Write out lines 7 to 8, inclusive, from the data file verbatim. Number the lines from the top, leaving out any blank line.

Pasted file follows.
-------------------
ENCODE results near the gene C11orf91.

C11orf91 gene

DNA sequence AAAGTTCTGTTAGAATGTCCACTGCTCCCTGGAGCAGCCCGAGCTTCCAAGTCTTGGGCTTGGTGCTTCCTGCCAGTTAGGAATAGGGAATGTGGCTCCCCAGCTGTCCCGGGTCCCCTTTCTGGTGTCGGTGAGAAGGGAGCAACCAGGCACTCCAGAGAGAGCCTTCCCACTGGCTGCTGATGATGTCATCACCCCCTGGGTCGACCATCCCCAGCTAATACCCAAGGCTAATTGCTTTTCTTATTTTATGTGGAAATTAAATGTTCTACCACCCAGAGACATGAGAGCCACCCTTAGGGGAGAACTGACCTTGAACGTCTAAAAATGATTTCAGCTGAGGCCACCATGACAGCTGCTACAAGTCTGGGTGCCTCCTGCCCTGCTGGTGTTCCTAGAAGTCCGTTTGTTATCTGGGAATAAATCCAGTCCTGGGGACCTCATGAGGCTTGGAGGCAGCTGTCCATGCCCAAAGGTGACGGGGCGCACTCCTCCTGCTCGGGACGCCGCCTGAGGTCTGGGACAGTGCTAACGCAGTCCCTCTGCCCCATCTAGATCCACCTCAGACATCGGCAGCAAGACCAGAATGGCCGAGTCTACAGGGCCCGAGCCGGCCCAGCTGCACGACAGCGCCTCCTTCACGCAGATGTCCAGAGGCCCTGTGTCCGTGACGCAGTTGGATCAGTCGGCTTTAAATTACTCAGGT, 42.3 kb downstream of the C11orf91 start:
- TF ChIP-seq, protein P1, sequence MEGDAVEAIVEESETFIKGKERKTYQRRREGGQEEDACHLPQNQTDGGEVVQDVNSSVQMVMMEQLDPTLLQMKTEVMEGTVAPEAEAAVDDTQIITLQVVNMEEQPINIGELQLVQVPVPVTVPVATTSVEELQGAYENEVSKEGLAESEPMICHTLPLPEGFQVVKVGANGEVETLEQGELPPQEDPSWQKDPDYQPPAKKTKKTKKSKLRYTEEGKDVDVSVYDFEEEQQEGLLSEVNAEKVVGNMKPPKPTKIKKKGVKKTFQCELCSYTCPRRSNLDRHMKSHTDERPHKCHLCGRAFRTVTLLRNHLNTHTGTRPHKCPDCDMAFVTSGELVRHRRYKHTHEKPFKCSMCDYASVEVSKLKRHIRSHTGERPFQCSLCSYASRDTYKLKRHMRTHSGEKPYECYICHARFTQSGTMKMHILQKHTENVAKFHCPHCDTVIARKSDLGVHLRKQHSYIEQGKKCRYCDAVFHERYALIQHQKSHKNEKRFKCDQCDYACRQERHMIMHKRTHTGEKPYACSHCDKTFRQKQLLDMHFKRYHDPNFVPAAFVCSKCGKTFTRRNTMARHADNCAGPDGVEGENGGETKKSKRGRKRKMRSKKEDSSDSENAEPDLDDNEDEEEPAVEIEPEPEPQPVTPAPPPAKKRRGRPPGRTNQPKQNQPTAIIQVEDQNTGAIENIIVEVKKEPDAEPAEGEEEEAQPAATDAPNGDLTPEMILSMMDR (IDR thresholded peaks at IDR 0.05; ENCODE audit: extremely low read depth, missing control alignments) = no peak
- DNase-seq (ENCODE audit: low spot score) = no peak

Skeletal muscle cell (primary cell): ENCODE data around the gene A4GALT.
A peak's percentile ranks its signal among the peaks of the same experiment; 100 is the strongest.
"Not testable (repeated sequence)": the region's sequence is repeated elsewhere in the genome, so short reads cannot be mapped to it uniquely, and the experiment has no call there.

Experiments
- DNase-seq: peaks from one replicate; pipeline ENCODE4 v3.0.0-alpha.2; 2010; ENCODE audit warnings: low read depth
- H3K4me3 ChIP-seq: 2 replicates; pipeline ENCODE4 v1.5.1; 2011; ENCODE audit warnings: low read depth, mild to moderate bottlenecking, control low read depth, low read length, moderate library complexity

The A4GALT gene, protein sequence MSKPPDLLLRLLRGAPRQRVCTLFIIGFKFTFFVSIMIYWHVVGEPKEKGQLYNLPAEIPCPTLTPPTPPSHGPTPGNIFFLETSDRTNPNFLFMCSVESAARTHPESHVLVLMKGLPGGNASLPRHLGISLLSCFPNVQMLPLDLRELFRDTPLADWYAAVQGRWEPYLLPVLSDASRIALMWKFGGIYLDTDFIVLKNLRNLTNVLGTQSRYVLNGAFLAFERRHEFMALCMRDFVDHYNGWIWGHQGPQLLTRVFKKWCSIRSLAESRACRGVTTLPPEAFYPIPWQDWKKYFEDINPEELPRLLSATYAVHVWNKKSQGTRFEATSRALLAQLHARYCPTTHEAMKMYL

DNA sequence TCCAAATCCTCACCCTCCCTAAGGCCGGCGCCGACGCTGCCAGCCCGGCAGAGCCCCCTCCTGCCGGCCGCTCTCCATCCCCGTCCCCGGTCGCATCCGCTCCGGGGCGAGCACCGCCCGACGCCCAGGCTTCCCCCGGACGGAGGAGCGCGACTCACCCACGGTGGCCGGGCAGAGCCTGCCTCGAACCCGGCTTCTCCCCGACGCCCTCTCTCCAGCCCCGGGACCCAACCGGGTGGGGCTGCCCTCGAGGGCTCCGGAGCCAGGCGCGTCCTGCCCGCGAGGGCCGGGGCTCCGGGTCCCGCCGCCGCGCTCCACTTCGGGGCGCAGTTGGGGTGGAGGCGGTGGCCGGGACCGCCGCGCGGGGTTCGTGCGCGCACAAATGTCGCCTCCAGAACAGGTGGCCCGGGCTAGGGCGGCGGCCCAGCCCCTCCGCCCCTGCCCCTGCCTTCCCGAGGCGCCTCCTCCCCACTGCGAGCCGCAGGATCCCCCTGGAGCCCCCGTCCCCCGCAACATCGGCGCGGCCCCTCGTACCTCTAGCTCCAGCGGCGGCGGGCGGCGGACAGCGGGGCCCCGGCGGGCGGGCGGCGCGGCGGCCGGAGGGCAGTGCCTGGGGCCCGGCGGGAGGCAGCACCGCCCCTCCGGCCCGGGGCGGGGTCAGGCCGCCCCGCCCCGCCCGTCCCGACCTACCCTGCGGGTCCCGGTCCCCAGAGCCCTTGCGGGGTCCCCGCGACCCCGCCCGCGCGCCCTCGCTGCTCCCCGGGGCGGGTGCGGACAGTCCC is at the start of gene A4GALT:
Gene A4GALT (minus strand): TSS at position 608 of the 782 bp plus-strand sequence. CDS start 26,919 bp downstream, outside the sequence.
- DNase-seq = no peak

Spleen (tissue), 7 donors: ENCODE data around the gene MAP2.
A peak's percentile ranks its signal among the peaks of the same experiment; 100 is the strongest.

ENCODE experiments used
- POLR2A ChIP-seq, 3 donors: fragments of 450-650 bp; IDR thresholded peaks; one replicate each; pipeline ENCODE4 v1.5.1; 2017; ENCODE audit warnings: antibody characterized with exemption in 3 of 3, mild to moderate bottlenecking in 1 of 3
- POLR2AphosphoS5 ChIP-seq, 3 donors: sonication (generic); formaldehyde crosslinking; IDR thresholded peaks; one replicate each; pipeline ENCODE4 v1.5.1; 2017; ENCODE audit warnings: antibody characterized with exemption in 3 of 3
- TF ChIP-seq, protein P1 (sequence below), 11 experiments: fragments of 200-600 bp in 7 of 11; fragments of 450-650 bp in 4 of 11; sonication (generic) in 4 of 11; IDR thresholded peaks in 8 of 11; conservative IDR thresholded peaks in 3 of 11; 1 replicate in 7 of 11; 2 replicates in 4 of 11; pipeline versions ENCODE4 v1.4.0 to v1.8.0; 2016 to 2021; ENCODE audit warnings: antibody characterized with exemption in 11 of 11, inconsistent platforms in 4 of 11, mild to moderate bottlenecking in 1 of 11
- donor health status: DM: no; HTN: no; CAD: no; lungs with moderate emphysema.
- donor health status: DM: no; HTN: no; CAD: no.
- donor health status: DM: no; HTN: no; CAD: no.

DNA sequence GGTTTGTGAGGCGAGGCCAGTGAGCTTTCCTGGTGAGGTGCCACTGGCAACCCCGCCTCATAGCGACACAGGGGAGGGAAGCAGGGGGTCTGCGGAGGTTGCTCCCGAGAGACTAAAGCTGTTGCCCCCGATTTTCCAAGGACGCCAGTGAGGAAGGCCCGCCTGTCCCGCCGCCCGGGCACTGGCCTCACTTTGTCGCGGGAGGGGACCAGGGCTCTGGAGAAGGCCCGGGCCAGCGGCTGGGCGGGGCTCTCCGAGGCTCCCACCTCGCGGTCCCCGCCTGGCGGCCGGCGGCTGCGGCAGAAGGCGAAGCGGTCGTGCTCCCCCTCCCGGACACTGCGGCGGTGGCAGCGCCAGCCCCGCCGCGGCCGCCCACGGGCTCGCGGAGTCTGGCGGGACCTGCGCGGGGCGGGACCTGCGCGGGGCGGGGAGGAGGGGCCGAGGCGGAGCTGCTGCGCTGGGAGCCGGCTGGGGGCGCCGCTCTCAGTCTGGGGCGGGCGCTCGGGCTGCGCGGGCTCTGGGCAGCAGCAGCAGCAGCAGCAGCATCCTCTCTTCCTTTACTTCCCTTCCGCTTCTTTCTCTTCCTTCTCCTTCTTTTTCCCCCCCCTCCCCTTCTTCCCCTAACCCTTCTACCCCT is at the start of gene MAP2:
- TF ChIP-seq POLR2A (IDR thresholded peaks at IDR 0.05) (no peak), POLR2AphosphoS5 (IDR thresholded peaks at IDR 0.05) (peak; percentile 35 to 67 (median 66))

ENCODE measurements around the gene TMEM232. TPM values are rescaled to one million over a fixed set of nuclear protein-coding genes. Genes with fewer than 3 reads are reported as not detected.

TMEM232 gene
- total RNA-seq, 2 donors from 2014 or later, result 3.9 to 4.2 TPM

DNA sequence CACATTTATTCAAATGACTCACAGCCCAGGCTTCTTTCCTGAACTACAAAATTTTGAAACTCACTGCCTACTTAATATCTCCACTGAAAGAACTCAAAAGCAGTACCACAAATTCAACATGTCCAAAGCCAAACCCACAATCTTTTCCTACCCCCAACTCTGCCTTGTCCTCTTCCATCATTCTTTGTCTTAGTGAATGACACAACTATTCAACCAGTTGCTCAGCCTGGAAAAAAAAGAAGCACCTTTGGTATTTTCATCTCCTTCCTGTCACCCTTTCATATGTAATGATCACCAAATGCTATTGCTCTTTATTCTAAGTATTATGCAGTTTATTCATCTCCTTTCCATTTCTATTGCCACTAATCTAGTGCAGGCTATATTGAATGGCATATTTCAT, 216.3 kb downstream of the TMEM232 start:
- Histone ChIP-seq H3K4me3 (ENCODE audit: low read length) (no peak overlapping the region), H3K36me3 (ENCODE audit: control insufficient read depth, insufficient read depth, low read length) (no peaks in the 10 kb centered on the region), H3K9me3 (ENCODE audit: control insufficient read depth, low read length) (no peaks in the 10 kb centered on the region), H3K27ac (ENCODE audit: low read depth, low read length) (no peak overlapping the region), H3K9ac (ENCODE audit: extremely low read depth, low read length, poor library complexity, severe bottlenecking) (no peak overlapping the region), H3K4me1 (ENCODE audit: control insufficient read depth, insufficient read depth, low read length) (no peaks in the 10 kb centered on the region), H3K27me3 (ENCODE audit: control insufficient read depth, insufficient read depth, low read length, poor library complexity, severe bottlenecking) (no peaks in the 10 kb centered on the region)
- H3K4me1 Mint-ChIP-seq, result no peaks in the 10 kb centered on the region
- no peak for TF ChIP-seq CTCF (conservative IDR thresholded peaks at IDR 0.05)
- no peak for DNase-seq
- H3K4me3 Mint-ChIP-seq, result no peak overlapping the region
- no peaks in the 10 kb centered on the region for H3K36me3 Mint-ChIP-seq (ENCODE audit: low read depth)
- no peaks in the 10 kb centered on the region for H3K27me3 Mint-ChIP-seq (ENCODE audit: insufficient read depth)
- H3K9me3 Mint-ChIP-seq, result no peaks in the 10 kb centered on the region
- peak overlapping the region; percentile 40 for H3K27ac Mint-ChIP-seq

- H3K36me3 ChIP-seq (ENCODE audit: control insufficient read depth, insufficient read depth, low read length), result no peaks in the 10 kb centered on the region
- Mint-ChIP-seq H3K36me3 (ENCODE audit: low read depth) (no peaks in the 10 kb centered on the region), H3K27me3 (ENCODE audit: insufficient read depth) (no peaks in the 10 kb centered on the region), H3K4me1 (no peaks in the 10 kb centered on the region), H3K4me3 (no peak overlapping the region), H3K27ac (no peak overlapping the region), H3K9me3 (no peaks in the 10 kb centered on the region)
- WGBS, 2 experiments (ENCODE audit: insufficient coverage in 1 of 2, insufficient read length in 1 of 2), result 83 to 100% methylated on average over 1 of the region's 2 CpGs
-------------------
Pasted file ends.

A peak's percentile ranks its signal among the peaks of the same experiment; 100 is the strongest.
"Not testable (repeated sequence)": the region's sequence is repeated elsewhere in the genome, so short reads cannot be mapped to it uniquely, and the experiment has no call there.